The PEP bundle was implemented in December 2019 and consisted of electronic health record enhancements, including clinical decision support, ED staff education, and patient education.
Main Outcomes and Measures
Full adherence to 6 human rabies immune globulin quality indicators: patient selection, dose, timing, infiltration into wounds, administration distant from rabies vaccine site, and administration that avoids the buttock.
The study included 324 patients; 254 patients were in preimplementation group (mean [SD] age, 39  years; 135 [53%] women) and 70 in the postimplementation group (mean [SD] age, 38  years; 33 [47%] women). Most patients presented to EDs embedded in a community hospital (231 patients [71%]). Full adherence increased from 37% in the preimplementation group to 61% postimplementation (absolute increase, 24%; 95% CI, 11% to 37%; P < .001). Adherence improved for quality indicators for infiltration into wounds (137 of 254 patients [54%] to 50 of 70 patients [71%]; P = .009), administration distant from rabies vaccine site (180 of 254 [71%] to 58 of 70 [83%]; P = .04), and administration that avoids the buttock (168 of 254 [66%] to 58 of 70 [83%]; P = .007). No instances of sciatic nerve injury or compartment syndrome were observed.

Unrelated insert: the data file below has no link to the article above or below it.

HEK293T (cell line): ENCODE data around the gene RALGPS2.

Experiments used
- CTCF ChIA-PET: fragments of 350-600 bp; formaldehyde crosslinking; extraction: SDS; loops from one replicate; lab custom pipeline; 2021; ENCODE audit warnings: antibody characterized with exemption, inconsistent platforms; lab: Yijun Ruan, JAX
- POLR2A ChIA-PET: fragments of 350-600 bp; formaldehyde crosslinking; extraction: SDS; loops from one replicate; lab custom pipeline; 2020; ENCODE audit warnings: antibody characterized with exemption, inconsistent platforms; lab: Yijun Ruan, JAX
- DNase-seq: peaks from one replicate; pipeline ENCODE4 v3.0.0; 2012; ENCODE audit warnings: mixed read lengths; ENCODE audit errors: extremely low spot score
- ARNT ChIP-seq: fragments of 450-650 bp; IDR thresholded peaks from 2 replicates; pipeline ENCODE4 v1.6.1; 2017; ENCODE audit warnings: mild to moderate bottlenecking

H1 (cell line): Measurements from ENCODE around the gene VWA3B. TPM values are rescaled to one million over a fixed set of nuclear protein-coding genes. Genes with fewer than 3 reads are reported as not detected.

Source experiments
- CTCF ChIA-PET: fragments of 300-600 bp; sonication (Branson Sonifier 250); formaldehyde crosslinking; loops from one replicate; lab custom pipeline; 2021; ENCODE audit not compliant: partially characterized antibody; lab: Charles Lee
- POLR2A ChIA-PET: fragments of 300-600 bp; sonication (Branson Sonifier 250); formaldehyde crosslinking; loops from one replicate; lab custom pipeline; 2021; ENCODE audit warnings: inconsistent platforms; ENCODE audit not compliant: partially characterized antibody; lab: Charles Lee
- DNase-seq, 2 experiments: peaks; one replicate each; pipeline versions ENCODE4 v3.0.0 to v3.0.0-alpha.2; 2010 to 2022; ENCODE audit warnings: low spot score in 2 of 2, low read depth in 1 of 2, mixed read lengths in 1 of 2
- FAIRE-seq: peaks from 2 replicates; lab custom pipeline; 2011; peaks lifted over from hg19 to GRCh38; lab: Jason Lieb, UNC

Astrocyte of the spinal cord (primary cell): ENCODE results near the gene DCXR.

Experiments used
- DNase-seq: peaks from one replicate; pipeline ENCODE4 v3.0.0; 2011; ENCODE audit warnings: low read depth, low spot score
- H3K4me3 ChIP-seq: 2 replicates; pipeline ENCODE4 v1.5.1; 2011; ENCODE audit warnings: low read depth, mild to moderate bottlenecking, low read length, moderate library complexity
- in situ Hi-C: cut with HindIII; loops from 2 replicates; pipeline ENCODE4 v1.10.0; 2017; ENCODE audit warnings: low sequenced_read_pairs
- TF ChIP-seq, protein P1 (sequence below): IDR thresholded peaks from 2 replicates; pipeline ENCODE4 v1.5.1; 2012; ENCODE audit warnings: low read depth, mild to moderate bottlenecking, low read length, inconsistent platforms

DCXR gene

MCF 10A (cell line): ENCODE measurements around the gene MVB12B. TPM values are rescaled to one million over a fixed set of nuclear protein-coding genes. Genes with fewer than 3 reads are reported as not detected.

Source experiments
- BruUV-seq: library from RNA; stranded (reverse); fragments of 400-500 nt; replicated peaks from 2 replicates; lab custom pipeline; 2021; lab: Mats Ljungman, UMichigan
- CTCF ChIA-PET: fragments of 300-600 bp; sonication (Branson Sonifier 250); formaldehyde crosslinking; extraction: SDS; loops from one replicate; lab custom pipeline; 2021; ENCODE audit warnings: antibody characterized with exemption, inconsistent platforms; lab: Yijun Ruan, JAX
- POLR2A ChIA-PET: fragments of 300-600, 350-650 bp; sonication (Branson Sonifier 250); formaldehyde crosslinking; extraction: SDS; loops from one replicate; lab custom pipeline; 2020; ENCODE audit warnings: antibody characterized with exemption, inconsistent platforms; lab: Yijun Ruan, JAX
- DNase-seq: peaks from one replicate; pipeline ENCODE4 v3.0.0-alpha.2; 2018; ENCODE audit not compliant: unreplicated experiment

Conclusions and Relevance
In this quality improvement study, implementation of a rabies PEP bundle was associated with improved patient selection and delivery of human rabies immune globulin in EDs across a multihospital health system. Although the bundle included ED staff education and patient discharge education, the observed improvement was likely driven by clinical decision support from the rabies PEP ED order set. Future research should evaluate implementation of this clinical decision support at other health systems.